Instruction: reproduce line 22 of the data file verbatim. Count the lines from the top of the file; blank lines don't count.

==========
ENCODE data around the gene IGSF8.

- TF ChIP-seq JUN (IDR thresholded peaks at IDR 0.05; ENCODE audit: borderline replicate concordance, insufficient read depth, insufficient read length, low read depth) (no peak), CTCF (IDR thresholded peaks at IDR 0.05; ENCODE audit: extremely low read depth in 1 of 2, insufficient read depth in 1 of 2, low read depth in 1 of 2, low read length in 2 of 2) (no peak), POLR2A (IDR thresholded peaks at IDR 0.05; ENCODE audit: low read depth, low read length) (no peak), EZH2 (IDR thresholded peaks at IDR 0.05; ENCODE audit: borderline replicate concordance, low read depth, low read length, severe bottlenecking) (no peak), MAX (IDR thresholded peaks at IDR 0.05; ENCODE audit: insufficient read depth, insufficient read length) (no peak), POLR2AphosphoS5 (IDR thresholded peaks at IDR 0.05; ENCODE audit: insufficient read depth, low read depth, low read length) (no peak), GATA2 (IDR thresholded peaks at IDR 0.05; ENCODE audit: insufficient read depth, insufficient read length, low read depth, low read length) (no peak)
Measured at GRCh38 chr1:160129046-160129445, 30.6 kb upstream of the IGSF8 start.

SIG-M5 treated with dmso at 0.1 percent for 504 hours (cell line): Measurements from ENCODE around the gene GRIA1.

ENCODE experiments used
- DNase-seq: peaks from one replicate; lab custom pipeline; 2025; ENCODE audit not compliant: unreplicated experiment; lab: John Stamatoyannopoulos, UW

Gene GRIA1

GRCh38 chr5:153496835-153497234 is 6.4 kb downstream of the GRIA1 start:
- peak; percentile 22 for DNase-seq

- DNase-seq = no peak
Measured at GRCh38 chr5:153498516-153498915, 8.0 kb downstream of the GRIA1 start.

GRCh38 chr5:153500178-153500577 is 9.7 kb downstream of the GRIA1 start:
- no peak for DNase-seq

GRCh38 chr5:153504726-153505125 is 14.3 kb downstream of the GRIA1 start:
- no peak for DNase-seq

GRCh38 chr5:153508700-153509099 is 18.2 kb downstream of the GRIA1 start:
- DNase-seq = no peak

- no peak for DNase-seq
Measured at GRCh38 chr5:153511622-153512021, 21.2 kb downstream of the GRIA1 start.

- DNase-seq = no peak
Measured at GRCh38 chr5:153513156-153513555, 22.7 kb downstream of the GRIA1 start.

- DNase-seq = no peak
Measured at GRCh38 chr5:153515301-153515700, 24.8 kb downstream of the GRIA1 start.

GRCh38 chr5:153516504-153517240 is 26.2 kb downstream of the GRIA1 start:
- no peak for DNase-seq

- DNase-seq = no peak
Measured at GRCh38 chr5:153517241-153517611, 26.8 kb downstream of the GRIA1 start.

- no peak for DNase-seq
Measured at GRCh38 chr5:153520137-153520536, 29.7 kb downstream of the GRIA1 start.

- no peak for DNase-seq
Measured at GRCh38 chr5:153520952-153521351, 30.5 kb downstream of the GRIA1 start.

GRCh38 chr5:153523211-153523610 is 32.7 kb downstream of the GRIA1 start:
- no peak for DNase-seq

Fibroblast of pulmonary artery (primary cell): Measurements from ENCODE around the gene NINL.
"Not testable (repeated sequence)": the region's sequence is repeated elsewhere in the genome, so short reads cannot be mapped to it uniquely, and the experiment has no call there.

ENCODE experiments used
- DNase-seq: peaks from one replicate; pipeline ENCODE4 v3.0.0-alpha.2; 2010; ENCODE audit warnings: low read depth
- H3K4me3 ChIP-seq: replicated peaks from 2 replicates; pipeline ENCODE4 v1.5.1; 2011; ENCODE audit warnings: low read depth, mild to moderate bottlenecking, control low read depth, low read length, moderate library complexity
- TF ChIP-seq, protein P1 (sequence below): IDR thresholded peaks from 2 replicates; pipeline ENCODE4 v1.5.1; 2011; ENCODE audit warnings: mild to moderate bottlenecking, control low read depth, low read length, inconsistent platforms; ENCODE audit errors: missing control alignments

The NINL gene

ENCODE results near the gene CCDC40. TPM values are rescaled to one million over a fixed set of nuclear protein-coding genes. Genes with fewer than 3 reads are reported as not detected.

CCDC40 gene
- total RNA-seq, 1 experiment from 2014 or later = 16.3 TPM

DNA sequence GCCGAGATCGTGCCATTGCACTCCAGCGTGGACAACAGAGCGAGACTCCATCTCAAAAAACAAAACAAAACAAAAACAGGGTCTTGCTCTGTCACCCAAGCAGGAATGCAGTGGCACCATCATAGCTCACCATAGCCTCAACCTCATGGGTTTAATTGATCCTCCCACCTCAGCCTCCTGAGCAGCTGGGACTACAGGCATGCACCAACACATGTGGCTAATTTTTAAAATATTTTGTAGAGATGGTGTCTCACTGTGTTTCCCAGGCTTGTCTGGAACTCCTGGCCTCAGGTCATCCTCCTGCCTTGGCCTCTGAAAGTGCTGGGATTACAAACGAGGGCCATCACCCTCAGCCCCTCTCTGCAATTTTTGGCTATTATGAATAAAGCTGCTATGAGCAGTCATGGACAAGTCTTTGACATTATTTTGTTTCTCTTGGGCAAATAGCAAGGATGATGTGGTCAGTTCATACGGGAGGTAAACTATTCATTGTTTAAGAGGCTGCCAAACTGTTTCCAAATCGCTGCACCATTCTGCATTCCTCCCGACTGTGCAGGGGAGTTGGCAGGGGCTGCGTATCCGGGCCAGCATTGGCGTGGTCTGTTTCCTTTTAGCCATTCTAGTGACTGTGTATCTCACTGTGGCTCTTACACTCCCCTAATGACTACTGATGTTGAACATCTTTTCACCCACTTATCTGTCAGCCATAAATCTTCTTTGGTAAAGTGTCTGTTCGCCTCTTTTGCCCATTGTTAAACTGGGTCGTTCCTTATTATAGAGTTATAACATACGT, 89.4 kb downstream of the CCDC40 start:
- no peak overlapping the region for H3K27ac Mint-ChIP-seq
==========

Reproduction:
- DNase-seq = no peak